Railways, Car Parks and ACVs

Those of you who’ve come along to one of our previous ACV seminars or workshops will know that there are still quite a few unresolved issues surrounding the listing of ACVs.  I’ve just come from a Review Hearing in relation to the listing of the car park of a heritage railway station (the Watercress Line, for those who know it).  The outcome was that the car park was removed from the list of ACVs and entered in the authority’s list of unsuccessful nominations, where it will stay for the next five years.

All well and good, but the question you’re asking is probably “why?” or “how?”.  It transpired that the nominating body had incorrectly identified too much land as part of the nomination – they had drawn their lines over too large an area.  As a result the nomination was defective ‘ab initio‘.  The more astute Read more…

Judicial Review and ACVs

As no doubt you are all aware, from 1st July 2013 the Civil Procedure (Amendment No.4) Rules 2013 came into force amending rules 52.15, 54.5 and 54.12 regarding judicial review.  We have received a really interesting query through our blog regarding these changes and how they affect ACV listing.  What is the time limit now concerning applications for judicial review of a local authority’s decision to list?

First a brief recap regarding the changes.  Whereas previously the claim form for all applications for judicial review had to be filed ‘promptly’ and ‘in any event not later than 3 months after the grounds to make the claim first came’ [CPR Part 54.5(1)], now in all applications for judicial review which relate ‘to a decision made by the Secretary of State or local planning authority under the planning acts’ the claim form ‘must be filed not later than six weeks after the grounds to make the claim first arose’ [CPR Part 54.5(5) – my emphasis].

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As Easy as A C V – back to basics…

So after a couple of exciting posts let’s get back to basics.  What exactly is this all about?

The Community Right to Bid is one of the initiatives brought in by the Localism Act 2011.  The key legislation you will need to print and store close by is Chapter 3 of Part 5 of the Localism Act 2011, which came into force on 21 September 2012, and The Assets of Community Value (England) Regulations 2012.  The Department for Communities and Local Government (DCLG) issued the Community right to bid: non-statutory advice note to local authorities on 4 October 2012 which is also one for the ‘ACV file’ as is a note of the microsite provided by DCLG ‘Community Rights’ which provides an overview of the Scheme.  This will provide you with a good basic tool kit.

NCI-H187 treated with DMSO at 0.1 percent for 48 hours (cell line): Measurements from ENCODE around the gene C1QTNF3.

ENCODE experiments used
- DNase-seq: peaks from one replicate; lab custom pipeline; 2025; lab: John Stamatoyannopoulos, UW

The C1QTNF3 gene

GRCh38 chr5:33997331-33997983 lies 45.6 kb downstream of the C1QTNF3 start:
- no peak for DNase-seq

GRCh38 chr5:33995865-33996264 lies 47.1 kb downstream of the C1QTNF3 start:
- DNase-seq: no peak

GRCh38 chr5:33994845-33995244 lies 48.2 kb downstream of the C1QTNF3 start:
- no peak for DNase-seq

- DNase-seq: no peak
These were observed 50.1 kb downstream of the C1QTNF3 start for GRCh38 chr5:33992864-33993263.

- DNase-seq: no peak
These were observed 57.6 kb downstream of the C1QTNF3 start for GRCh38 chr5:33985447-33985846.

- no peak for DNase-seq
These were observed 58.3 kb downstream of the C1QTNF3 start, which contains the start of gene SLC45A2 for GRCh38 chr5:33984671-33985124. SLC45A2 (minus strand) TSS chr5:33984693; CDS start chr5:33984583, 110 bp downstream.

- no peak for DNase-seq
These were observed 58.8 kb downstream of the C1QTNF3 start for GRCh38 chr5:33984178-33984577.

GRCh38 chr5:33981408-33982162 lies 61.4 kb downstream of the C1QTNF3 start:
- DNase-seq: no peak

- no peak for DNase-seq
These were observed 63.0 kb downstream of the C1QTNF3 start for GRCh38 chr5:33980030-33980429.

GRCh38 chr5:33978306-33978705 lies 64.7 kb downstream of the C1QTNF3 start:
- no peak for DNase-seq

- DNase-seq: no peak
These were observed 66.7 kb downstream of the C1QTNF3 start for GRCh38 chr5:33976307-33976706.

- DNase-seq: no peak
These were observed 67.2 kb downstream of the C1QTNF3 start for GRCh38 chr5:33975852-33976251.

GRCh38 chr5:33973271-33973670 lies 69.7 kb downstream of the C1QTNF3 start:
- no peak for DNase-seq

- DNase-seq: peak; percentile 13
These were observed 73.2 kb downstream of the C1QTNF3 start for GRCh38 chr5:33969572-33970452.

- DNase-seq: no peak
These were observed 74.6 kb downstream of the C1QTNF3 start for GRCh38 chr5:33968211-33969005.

In short, the Right Honourable Don Foster MP makes it clear in his Ministerial Foreword to the DCLG advice note that the Scheme aims to encourage more community-focused locally-led action by providing a tool to help communities who are looking to take over and run local assets.  This is done by giving communities the opportunity to identify such assets and nominate them for listing.  When they subsequently come up for sale, they will have more time to raise funds and bid for them.  I pause at this juncture to emphasise that this is only a right to bid; it may not be successful.  Section 2 of the note gives a good outline of how the Scheme works and this is a really good place to start if you really want a basic overview and introduction to the concept.

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THE RACE TO LIST OR SELL

We’ve been doing some training sessions on ACVs recently and an interesting question came up in York. What happens if an application is received to list a building or land which has already been marketed for sale?

We anticipate that this will be a very common scenario because it will often be the fact that it has been put up for sale that galvanises the community organisation to apply to list it as an ACV in order to benefit from the moratorium period to see if they can submit a bid to buy it.  So what’s the answer?

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AND THE FIRST APPEAL GOES TO THE COMMUNITARIAN CORNER….

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Exciting times in the world of ACVs as the very first formal appeal was determined on the 17th October 2013. The picture is of the Chesham Arms in Homerton. This is the subject of all the excitement and it truly is exciting as this appeal has ramped up the debate between the communitarians and the libertarians concerning private ownership rights vs the wishes of the community.

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The A (CV) Team

Hello all and welcome to our Community Asset Law blog.  You may have already been dealing with Community Assets or you may have absolutely no idea what we’re talking about – either way, we’re here to help you to navigate your way through the law.

A bit about us…

We are all barristers at 12 College Place in the Planning and Land Law teams.  You can find links to our individual profiles on the ‘Meet the Team’ page.  Our team is made up of barristers of all levels of seniority from William Webster,  who most recently acted in the high profile listing of Manchester United football ground Old Trafford, through to our Junior barrister Leanne Buckley-Thomson. Those of you who have found your way to the blog having recently attended one of our recent 2013 Roadshows will have already had the benefit of Felicity Thomas‘ Assets of Community Value (ACV) talk.  Others of you may have found us through Scott Stemp‘s well-known Planning law blog.  Needless to say we have a full team of people  here at 12 College Place working on the blog to assist you with your ACV queries.

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